Leading NZ fashion designer Kate Sylvester is about to launch a new organic cotton range in her stores for this summer, as part of a strong philosophy to make her business as sustainable as possible.
Sylvester is already using organic cotton and merino wool in her clothing ranges, and she is also committed to ethically-produced materials, made in New Zealand as much as possible.
Next season, there will be an even bigger collection of organic merino garments.
Sylvester says she aims to offset the extra cost of organic cotton and merino wool by savings in areas like lower electricity use and waste output, due to a range of recycling and other eco-friendly measures.
She has implemented sustainability measures in all her offices and stores with the backing of her 20 staff, and as a result the company has cut its waste in half.
She adds, "Already we have started measuring and actively reducing our carbon emissions. Each year an independent third party calculates our corporate emissions so that we can confirm and demonstrate our progress on reducing our impact on climate change."
Sylvester has a very strong conscience regarding the environmental impact of much of the world's clothing manufacturing. For example, she notes the waterways in the Mexican city of Tehuac are constantly coloured blue by the discharge of dyes from denim laundries that put the finishing touches on American jeans destined for export.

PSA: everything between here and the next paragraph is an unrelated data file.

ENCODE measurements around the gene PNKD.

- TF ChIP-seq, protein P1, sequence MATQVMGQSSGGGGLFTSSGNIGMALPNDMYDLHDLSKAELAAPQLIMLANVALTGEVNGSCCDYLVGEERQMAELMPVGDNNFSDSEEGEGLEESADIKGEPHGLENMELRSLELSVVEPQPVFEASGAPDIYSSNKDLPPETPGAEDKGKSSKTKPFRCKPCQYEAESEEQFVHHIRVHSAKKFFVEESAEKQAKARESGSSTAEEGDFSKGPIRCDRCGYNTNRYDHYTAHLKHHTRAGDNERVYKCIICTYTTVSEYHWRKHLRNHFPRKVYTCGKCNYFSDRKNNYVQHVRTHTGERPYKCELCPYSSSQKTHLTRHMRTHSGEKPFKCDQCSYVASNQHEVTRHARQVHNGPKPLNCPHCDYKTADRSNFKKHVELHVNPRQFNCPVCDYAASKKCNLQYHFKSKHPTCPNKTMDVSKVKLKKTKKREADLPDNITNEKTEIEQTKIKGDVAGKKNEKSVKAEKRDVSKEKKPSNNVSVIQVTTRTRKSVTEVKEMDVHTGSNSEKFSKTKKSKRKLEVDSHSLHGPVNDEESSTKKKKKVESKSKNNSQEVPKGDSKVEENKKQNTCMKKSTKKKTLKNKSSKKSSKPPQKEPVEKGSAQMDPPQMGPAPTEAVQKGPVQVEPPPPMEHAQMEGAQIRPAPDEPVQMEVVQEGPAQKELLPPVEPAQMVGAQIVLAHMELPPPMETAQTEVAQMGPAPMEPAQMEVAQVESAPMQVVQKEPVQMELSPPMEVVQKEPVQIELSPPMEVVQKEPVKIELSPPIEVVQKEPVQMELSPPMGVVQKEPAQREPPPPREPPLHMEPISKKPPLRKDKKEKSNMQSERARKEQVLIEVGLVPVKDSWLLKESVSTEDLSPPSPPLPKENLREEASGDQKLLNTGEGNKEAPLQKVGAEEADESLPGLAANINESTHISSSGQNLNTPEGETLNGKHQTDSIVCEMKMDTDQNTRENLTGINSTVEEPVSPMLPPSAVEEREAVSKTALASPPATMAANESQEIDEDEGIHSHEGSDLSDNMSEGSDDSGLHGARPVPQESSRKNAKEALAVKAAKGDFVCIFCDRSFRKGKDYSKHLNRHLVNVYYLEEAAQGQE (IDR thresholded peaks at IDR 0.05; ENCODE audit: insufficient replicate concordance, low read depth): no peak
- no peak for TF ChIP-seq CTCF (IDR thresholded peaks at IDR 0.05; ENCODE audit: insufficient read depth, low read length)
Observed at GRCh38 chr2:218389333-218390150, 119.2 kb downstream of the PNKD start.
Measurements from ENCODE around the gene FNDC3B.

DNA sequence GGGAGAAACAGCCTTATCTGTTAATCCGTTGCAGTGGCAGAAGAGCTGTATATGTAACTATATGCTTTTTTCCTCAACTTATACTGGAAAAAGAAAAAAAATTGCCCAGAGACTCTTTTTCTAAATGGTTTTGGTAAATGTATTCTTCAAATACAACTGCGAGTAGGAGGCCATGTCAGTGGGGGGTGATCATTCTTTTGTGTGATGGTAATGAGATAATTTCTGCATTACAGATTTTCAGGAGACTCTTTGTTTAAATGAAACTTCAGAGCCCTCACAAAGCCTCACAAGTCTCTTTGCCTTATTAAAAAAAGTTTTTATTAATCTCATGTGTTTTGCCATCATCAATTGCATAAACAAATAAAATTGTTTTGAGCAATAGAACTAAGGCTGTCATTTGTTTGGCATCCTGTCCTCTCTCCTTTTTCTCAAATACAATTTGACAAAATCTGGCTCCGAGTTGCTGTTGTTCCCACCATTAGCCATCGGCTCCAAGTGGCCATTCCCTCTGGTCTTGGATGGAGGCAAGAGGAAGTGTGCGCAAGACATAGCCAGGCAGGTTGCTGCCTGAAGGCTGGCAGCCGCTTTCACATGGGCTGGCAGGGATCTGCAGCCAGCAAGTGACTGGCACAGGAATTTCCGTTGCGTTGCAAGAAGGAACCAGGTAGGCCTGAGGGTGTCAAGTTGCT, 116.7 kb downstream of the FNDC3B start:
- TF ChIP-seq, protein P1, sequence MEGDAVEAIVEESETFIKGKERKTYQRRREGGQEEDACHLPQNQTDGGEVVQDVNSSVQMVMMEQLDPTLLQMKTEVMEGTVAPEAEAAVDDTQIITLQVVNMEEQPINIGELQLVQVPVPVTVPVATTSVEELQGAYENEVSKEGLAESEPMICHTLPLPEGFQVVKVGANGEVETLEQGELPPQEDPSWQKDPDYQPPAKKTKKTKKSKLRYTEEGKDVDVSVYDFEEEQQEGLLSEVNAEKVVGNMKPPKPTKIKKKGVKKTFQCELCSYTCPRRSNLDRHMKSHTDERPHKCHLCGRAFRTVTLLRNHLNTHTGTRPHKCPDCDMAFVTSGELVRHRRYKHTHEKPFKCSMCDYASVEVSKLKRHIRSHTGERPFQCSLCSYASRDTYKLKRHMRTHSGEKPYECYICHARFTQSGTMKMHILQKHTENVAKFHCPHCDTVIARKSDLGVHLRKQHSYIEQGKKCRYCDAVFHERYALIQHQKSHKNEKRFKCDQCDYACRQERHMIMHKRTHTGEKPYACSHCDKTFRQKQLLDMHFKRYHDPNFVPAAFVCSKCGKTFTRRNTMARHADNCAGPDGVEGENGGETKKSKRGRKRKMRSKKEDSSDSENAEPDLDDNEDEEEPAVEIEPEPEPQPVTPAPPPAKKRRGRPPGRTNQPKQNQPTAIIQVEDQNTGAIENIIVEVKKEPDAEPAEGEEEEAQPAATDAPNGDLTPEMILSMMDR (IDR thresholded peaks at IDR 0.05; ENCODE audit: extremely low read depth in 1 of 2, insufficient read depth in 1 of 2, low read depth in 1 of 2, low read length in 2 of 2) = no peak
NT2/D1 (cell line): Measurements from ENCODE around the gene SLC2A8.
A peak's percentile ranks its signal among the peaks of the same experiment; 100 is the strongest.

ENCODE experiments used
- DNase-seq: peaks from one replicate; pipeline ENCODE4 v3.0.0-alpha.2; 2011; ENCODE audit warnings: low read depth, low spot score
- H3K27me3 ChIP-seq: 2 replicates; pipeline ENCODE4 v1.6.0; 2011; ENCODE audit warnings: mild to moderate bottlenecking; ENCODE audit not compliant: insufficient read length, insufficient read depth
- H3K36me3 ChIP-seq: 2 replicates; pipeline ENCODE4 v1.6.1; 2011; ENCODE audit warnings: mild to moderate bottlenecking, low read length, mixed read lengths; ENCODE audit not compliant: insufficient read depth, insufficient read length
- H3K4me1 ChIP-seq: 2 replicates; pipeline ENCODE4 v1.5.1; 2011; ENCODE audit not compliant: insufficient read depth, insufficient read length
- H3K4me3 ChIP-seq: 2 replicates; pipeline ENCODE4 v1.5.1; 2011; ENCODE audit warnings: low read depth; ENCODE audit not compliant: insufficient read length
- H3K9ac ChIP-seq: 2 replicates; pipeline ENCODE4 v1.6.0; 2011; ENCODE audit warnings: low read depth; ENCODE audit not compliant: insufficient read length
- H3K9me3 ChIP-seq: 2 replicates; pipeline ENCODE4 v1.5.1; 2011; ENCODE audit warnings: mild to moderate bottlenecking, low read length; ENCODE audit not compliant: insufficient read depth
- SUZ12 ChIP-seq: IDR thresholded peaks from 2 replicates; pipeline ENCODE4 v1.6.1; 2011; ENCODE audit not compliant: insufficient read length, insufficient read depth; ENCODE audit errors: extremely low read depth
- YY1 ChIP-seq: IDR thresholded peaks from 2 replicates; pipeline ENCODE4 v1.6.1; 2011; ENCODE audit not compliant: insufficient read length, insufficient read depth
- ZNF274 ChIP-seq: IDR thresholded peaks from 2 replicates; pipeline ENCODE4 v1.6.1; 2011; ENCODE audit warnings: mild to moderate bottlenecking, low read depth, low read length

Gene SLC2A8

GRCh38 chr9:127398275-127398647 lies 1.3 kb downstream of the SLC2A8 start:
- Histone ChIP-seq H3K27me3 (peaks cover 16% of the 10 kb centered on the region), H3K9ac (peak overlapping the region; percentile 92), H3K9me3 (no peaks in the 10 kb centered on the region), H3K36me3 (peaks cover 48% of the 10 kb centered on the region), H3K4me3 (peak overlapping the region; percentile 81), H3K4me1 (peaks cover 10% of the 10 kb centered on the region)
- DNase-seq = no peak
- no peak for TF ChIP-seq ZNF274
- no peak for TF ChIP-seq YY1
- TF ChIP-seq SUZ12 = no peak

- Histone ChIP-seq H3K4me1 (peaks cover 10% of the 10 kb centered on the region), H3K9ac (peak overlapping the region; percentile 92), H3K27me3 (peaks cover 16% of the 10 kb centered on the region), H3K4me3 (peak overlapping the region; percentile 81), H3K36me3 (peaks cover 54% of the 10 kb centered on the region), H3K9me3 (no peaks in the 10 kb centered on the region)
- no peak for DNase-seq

In Uzbekistan, large-scale cotton growing has turned large areas in desert and virtually drained the Aral Sea dry. She notes cotton uses about 25 per cent if the world's agricultural insecticides and 10 per cent of its pesticides.
"As consumers start to realise the environmental impact of conventional cotton, they are demanding pesticide- and insecticide-free, non-genetically modified cotton." - Kate Sylvester
Sylvester says as consumers start to realise the environmental impact of conventional cotton, they are demanding pesticide- and insecticide-free, non-genetically modified cotton. Currently, organic cotton accounts for less than one percent of all cotton production, but the figure is rising every year.
Sylvester notes in the UK, organic cotton ranges are now available in chain stores such as Marks & Spencer and Tesco. And big brands such as Levi's and Nike have started introducing organic cotton into their main lines.
NZ has been slower to catch on to this trend. Sylvester says while there is a strong move towards organic baby clothing here, adults are not yet demanding the same environmentally-friendly standards in their clothes.
Sylvester says, "What we've discovered is we can't change our entire business overnight as the fashion industry as a whole has a number of sustainability issues. But here at Kate Sylvester we've begun by tackling the basics now, and will endeavour to maintain and build our sustainability, and hopefully inspire others to do the same."
Sylvester won the 'Emerging small and medium Business Award' at the recent Sustainable Business Network Awards. She is working towards getting the Green Tick for her company, an international eco-labelling system which certifies products as environmentally sustainable.
Sylvester and her partner, Wayne, say a big concern for them is the kind of future they are creating for their children. They have also promised to keep the pursuit of sustainability a permanent part of their business plan.
She says, "Fashion is our core business, but we are making sustainability our business too".